View images from the Service of Remembering.
The Memorial Celebration for the 2017 Annual Conference Session honored 49 departed souls.
The Annual Conference Session theme of “Creating Difference Makers” related directly to that afternoon’s celebration, Rev. Brian Milford told the gathering in his sermon for the service.
“Celebrating the lives of those who now rest from their labors,” he said. “We do so acknowledging the differences they made in our lives. We celebrate the lasting fruit they bore in their life.”
The families of those who passed this year know the sacrifice their loved ones had made better than anyone else present, said Rev. Milford.
He cited the first chapter of Paul’s letter to the Corinthians: “The one who brags, should brag in the Lord.”
If that seemed like bragging about the departed saints, he said, “we do so ONLY to the extent that we are bragging of the work of the Spirit and power of God who is the ultimate reason we can boast of making any difference in the world at all.”
Rev. Milford, a former Iowa Annual Conference District Superintendent elected last fall as president and CEO of the United Methodist Publishing House, expressed disbelief at St. Paul having said of himself he was not an expert in speech or in wisdom.
“Paul had a distinct and profound impact on Christian thought and practice,” Rev. Milford said. “And always, he denied his own skills and abilities and pointed instead to the love of Christ and power of the Holy Spirit.”
St. Paul did not depend on the approval of others to prop up his own personal identity, he continued, his identity was grounded in his calling as a follower of Christ.
“It was Paul’s legacy of faith that makes him so significant to our faith,” he said as well.
But that legacy was not without challenges, the Reverend pointed out.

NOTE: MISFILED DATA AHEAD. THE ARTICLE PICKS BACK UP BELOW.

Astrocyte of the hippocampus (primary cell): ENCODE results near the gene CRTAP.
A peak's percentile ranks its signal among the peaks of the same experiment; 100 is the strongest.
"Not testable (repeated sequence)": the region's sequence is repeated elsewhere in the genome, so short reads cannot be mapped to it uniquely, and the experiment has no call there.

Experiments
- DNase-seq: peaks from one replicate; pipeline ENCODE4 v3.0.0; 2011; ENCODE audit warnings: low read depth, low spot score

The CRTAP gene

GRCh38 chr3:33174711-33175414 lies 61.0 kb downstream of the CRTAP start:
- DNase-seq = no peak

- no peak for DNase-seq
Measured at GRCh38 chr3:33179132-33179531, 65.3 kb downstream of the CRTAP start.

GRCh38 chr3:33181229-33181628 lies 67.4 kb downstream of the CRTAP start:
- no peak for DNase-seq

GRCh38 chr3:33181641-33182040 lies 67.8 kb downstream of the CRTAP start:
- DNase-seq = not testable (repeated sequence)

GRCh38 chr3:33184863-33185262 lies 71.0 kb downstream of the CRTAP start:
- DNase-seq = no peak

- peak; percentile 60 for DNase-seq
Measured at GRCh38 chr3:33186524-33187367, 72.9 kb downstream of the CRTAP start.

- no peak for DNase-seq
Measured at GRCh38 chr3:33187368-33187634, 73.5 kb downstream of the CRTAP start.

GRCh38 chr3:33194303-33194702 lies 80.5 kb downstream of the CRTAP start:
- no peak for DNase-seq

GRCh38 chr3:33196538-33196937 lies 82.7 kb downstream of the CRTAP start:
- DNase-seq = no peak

“Paul struggled with his faith, just as our celebrated saints did,” Rev. Milford stated, “and when we are honest we struggle as well.”
Paul struggled most with the role and function of the law and religious requirements in his faith, he said, and this is nothing new. St. Paul was raised to be a person of strict principle, rules, a man of the law.
St. Paul saw that this lead him to “spewing out murderous threats against the Lord’s disciples,” said Rev. Milford, quoting Acts 9:1.
“Paul tells us in Philippians in 3:4-6 he was a perfect law-abiding Pharisee, said Rev. Milford, then quoting, “As far as the Law can make you perfect, I was faultless.”
Rev. Milford continued, “Later in his letter he seems to wonder, “How could such perfect religious observance still create such a hateful and violent man like me?”
“That was Paul’s utterly honest and humble question,” Rev. Milford explained. “I sometimes wonder if we today would be wise to ask the same question of ourselves.”
Through St. Paul’s writing, he invites us to struggle with him in this tension between law and grace.
“I wonder today about whether those we celebrate struggle with this same matter,” he said.
Rev. Milford told those gathered for the Memorial Celebration that the purpose of spiritual laws is that they sharpen your awareness about your own weakness and about who God is in your life. And that when we recognize our own radical inability to really obey the purpose of the law and in the same moment ask for God’s mercy, we have achieved its deepest purpose.
“If you have ever tried to get rid of a negative thought by mere willpower, instead of by the power of God, you have surely experienced this reality,” he said. “Surrender is the goal, not personal achievement or success.”
“God not only allows us to make mistakes,” stated Rev. Milford, “but even more, God uses our mistakes in our favor!”